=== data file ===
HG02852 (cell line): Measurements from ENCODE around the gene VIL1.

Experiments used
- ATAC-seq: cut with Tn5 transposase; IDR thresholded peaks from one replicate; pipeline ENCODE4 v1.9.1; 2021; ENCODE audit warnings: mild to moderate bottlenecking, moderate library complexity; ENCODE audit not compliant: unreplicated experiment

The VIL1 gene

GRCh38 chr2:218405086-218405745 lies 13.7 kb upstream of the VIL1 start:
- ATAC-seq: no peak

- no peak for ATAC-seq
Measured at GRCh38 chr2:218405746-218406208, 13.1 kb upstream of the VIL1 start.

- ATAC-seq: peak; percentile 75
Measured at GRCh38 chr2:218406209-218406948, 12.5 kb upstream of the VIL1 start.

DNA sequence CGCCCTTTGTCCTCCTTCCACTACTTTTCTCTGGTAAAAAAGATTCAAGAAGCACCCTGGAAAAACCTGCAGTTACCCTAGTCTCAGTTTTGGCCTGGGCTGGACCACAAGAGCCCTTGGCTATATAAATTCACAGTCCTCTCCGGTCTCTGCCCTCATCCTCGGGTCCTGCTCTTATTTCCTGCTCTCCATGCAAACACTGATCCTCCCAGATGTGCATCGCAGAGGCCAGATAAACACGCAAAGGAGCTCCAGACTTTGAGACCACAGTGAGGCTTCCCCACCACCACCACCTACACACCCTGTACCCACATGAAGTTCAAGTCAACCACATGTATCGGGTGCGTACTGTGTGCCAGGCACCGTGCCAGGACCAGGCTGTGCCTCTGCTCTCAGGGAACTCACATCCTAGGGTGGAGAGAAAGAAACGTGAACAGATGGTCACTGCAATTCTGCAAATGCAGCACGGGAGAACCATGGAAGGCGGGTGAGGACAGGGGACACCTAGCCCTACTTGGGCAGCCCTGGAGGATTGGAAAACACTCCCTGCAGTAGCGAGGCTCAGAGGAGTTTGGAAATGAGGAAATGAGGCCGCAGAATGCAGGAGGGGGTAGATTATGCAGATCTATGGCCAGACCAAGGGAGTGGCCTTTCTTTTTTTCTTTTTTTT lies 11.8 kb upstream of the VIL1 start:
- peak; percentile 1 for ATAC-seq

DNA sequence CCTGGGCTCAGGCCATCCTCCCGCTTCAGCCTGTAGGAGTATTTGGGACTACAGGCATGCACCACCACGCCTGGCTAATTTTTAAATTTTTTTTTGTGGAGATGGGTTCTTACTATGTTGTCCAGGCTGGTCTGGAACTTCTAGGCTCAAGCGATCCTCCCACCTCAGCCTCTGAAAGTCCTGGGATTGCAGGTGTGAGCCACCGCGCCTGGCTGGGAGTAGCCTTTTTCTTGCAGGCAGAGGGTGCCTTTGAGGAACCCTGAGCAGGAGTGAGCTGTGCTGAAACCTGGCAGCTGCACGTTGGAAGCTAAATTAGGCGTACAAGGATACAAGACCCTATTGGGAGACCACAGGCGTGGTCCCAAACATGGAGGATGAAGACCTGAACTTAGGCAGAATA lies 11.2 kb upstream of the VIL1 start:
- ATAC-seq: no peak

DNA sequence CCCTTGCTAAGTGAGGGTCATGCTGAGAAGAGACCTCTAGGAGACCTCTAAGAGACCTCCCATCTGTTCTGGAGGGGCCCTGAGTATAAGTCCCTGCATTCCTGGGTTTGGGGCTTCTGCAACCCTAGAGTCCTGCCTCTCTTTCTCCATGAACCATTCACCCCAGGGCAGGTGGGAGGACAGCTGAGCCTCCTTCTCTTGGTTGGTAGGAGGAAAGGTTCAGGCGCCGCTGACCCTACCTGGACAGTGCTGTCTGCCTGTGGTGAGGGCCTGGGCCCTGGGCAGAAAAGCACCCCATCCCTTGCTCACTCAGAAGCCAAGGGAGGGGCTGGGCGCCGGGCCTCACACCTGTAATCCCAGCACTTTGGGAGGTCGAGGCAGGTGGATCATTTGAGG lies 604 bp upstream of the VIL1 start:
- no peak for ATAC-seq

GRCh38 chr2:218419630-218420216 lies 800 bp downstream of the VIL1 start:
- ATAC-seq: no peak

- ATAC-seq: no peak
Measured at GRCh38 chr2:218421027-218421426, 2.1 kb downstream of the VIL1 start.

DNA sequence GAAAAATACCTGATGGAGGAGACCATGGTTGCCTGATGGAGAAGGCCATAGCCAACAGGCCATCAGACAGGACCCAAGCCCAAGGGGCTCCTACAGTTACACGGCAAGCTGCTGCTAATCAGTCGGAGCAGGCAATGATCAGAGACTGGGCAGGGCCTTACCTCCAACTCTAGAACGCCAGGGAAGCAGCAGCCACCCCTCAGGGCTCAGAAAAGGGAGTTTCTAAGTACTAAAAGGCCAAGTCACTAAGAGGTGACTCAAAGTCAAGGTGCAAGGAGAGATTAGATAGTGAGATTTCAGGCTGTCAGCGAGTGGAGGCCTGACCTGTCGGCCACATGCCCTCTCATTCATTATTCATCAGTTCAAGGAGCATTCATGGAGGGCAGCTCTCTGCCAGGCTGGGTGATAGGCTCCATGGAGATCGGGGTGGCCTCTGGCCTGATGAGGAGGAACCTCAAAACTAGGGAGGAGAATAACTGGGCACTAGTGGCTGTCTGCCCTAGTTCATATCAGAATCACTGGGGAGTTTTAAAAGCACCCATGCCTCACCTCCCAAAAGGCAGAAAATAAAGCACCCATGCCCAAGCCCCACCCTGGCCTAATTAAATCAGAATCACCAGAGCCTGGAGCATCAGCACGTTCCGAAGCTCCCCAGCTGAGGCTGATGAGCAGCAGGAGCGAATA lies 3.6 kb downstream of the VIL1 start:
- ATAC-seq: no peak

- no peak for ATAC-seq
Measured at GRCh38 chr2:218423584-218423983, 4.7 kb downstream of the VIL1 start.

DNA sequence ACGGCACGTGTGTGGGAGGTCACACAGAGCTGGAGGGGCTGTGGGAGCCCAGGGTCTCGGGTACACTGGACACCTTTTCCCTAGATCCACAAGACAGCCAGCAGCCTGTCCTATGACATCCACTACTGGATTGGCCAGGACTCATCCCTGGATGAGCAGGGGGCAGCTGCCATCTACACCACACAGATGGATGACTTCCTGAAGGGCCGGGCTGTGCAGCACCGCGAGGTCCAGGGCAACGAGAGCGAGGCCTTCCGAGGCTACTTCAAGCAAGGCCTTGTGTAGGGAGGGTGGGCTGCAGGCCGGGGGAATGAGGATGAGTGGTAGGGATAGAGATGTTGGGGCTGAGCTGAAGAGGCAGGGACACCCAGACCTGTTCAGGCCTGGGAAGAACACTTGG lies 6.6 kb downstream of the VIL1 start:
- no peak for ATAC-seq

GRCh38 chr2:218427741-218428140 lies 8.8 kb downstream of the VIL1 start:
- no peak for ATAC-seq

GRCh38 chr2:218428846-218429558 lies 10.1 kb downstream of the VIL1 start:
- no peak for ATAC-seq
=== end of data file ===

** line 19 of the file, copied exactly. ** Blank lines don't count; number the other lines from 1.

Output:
- ATAC-seq: no peak